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This Cat pumpkin is a great example of a design that is cut all the way through the pumpkin rind. It is lit by candle placed inside the pumpkin.

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This Spider pumpkin is scraped (not cut out) and the spider has multiple red eyes.

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This Bat pumpkin is cut through and is candle lit.  The lid started to burn, so they removed the lid to allow the heat to escape. The kids enjoyed making the pumpkin designs, decorating, and giving out candy to Trick-or-Treaters. They are already planning what to do for next year.

 

 

Just a Bit of Serendipity

At the end of a long day at a professional conference in downtown DC, I expected to either go to a restaurant close by for dinner or do room service. Then a co-worker says, “I have to run an errand, do you want to come along and we can get dinner on the way back”.  So we did!

We ended up at the National Harbor at Rosa Mexicana—really excellent food and killer views of the waterfront. I loved watching the water taxi going between the National Harbor and Old Town Alexandria.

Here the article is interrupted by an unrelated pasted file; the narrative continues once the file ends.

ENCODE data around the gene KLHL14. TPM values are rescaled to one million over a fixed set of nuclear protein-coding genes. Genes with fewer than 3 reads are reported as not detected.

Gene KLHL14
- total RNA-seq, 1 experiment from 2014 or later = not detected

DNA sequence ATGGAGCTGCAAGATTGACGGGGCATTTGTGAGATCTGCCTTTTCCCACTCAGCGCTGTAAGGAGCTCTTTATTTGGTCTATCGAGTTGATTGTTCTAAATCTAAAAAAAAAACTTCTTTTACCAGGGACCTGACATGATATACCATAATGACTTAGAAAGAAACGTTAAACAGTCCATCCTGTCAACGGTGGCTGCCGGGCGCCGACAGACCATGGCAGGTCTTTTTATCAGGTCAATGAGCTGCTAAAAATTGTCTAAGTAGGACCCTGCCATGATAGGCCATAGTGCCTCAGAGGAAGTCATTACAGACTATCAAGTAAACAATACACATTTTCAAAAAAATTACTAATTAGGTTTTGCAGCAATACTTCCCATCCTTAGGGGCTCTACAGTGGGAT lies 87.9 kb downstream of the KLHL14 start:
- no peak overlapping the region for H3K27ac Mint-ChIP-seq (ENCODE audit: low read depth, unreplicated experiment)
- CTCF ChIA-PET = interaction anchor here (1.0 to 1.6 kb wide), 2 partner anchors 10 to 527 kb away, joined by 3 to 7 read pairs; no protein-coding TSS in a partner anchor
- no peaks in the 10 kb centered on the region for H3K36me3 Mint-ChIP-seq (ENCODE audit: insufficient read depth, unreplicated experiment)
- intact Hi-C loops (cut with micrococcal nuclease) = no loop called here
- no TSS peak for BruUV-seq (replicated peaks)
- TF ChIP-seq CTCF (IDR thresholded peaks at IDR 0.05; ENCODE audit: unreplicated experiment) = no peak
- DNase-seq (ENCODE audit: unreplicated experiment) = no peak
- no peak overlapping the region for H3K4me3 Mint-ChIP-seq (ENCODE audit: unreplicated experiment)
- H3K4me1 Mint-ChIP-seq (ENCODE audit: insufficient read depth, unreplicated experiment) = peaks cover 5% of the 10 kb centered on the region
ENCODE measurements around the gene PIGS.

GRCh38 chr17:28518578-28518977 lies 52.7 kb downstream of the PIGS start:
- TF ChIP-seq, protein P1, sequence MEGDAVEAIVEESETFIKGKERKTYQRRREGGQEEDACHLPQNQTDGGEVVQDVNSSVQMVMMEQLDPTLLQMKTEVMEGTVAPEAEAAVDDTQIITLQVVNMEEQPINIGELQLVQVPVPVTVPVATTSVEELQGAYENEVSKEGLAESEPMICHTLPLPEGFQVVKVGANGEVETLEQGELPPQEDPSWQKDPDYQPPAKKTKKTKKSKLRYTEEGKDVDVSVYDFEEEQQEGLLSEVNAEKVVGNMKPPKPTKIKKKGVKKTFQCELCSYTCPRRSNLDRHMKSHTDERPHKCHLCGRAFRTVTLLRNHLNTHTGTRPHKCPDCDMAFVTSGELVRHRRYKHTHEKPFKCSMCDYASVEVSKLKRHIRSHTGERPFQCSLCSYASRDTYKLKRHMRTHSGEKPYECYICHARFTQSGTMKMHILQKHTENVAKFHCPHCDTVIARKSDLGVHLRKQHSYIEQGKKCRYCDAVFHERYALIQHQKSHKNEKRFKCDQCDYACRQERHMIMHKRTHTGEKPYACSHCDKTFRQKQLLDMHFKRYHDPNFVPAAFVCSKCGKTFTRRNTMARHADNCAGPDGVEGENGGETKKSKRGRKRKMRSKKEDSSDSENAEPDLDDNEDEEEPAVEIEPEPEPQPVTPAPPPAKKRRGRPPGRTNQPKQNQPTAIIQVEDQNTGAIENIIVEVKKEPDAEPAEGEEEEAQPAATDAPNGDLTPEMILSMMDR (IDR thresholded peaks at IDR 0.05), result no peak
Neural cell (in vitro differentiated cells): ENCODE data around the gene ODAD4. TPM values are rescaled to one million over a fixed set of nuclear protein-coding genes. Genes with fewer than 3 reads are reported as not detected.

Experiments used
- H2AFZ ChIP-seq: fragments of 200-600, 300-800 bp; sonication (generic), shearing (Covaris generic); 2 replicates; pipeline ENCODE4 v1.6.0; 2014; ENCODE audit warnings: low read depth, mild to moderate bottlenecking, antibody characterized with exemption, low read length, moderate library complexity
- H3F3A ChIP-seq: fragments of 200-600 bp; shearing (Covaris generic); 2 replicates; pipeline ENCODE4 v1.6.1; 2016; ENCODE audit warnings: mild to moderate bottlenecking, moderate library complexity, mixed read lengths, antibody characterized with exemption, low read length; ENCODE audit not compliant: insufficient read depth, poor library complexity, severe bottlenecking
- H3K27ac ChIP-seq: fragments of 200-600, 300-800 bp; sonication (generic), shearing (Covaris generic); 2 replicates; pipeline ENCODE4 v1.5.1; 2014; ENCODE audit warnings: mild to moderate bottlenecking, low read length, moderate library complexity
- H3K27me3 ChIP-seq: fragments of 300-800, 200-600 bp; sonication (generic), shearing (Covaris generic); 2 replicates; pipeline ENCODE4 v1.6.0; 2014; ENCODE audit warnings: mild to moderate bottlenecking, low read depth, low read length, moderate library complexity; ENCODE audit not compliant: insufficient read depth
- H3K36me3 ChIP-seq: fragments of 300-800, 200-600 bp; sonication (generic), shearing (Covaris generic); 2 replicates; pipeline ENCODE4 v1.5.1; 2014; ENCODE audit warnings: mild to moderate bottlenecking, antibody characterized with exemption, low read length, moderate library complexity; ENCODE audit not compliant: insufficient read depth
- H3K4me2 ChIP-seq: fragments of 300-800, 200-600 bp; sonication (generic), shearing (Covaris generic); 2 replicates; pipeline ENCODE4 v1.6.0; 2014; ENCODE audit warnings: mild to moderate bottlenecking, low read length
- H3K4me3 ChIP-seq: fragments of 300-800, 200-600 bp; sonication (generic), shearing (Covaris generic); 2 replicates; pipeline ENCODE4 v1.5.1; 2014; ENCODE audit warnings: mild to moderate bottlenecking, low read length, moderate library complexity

As were seated at a table along the window facing the water, I knew I had to take a photograph.

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Then as we ate, the sun slowly slipped out of view and the lights were all around the waterfront, I took another photograph. For a quiet Sunday evening, the area still seemed very vibrant.

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Before we leave, I take a final close-up picture of The Capital Wheel.

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Good Friends, Good Food. Good Views. Life is Good!!

Parlor Dwelling

Parlor Dwelling

Slow down you move too fast!!

During the cooler months, one of the most pleasant things we do at Spring Rose Cottage is to sit in the parlor in the evenings. Theo first used the term “Parlor Dweller” to describe people like me who thrive on both the quiet and reserve of the space.

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He subsequently painted “The Parlor Dweller” acrylic on canvas, a study in burnt umber. It is me in one of my favorite wing chairs.

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Wayne defines a parlor as a living room with no television—and he is quite correct. Sometimes “parlor dwelling” is a solitary affair where one can read, do needlework, write a book chapter or blog posts. Sometimes it can be a group activity like playing a board game, cards, name that tune, or playing music.

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One of our favorite endeavors is to take turns reading a book, short story or poems. I enjoy reading out loud and I love to hear someone else read.

I find the parlor is a most agreeable place to dwell.